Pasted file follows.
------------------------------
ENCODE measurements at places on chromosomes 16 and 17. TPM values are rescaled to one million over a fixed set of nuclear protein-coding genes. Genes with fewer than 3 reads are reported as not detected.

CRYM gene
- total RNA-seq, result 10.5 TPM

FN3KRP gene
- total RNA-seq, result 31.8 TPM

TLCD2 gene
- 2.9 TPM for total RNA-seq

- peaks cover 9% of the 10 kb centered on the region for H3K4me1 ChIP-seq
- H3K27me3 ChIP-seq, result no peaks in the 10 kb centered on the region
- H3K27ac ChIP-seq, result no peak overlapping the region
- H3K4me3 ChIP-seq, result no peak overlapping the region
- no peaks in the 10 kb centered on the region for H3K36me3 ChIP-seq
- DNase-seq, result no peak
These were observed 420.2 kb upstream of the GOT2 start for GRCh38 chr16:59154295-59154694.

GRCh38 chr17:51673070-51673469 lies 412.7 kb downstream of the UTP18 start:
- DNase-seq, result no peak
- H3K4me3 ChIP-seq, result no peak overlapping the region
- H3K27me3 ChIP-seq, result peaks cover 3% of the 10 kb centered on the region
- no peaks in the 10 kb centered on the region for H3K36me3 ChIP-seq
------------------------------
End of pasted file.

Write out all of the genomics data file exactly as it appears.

ENCODE measurements at places on chromosomes 16 and 17. TPM values are rescaled to one million over a fixed set of nuclear protein-coding genes. Genes with fewer than 3 reads are reported as not detected.

CRYM gene
- total RNA-seq, result 10.5 TPM

FN3KRP gene
- total RNA-seq, result 31.8 TPM

TLCD2 gene
- 2.9 TPM for total RNA-seq

- peaks cover 9% of the 10 kb centered on the region for H3K4me1 ChIP-seq
- H3K27me3 ChIP-seq, result no peaks in the 10 kb centered on the region
- H3K27ac ChIP-seq, result no peak overlapping the region
- H3K4me3 ChIP-seq, result no peak overlapping the region
- no peaks in the 10 kb centered on the region for H3K36me3 ChIP-seq
- DNase-seq, result no peak
These were observed 420.2 kb upstream of the GOT2 start for GRCh38 chr16:59154295-59154694.

GRCh38 chr17:51673070-51673469 lies 412.7 kb downstream of the UTP18 start:
- DNase-seq, result no peak
- H3K4me3 ChIP-seq, result no peak overlapping the region
- H3K27me3 ChIP-seq, result peaks cover 3% of the 10 kb centered on the region
- no peaks in the 10 kb centered on the region for H3K36me3 ChIP-seq